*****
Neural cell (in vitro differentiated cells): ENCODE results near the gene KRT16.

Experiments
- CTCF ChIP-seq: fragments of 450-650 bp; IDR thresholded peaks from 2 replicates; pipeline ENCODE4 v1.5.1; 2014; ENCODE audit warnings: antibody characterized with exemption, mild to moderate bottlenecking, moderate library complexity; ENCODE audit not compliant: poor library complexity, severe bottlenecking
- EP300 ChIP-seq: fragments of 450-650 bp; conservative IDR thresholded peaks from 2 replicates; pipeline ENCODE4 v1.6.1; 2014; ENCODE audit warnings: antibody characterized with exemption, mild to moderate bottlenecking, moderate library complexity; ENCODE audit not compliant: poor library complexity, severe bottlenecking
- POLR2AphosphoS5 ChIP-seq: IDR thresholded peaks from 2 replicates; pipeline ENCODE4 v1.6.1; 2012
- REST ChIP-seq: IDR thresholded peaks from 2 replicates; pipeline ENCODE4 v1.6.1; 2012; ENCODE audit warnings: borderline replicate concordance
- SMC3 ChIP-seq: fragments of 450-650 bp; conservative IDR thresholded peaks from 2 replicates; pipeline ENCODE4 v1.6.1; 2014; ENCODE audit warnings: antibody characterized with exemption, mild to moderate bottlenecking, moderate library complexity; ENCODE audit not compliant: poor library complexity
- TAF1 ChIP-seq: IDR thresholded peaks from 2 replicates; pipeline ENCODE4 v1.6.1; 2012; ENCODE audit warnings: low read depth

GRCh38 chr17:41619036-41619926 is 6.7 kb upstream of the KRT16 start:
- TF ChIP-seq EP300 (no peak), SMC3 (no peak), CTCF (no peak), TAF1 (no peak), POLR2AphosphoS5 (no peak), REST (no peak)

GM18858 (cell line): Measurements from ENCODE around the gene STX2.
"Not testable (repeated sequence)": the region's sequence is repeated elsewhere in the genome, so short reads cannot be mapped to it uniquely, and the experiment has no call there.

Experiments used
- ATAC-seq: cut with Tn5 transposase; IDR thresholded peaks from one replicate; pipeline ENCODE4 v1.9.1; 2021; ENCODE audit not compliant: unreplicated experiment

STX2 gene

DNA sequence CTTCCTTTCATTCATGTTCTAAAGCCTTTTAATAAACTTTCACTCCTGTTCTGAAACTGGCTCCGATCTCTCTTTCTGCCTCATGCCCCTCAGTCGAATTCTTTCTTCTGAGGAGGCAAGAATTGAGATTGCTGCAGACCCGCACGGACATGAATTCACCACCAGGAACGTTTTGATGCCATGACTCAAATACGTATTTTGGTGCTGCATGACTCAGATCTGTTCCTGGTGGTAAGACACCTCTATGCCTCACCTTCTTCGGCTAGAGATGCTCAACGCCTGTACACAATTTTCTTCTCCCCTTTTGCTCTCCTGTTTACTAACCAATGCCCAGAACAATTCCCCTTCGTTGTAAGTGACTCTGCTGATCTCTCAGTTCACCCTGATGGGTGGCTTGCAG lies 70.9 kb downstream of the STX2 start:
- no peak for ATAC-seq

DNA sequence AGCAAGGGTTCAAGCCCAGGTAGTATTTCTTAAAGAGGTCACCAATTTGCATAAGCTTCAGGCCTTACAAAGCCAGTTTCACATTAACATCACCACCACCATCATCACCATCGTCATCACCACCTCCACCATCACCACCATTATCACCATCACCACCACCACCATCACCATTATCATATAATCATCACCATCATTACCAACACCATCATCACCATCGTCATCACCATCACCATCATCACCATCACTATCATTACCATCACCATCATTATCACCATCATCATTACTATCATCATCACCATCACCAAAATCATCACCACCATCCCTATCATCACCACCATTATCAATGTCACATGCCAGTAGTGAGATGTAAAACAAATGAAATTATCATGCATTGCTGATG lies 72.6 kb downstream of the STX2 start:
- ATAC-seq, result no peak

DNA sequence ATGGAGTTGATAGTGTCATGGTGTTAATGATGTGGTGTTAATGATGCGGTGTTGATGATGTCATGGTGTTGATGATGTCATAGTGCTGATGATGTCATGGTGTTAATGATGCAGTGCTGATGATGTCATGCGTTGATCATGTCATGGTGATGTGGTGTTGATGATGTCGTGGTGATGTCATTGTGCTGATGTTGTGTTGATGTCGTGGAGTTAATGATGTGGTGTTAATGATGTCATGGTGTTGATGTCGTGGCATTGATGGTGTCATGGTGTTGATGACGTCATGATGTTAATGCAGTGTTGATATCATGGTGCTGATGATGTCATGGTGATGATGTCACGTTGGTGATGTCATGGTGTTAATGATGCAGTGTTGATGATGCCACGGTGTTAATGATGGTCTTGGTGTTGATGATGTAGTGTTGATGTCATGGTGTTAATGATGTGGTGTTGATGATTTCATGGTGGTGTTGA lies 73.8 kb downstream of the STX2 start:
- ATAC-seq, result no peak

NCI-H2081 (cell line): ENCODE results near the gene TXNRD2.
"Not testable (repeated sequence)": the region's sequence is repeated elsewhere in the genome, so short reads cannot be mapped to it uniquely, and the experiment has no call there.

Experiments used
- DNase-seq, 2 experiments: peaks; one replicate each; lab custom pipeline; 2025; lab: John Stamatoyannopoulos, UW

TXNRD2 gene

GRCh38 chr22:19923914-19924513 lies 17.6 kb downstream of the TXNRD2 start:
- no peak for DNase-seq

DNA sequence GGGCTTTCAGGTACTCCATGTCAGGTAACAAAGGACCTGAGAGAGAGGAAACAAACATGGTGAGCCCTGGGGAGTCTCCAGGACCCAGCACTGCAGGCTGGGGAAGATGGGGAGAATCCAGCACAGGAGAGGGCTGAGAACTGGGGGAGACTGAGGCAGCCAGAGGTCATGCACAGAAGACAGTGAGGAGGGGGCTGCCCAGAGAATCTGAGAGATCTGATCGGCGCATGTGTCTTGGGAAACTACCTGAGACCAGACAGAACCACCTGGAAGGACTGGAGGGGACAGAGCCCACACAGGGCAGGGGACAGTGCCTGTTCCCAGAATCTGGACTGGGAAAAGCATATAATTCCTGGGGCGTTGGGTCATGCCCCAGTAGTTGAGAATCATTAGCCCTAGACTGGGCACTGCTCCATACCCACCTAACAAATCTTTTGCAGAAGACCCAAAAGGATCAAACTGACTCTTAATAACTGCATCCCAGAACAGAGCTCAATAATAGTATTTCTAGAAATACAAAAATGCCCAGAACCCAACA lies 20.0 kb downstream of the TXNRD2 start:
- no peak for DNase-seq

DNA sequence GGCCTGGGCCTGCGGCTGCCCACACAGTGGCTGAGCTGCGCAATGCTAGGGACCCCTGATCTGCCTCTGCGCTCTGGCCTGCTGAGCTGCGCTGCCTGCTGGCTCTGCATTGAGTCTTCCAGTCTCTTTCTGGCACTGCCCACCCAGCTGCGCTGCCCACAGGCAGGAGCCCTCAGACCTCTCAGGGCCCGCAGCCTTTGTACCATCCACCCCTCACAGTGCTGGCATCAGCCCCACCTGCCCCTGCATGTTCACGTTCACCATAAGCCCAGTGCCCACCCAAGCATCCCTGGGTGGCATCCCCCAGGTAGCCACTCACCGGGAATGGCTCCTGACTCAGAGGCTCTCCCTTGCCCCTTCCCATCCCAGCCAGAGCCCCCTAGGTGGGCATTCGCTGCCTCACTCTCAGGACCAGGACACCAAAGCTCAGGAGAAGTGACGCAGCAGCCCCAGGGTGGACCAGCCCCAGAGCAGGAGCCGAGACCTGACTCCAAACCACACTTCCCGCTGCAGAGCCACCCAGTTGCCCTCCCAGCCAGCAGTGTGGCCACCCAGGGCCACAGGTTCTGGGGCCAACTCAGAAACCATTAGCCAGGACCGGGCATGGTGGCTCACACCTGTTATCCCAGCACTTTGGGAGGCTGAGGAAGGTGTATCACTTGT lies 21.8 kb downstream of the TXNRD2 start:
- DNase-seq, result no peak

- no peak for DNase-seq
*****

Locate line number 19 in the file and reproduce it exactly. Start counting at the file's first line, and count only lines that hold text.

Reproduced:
- ATAC-seq, result no peak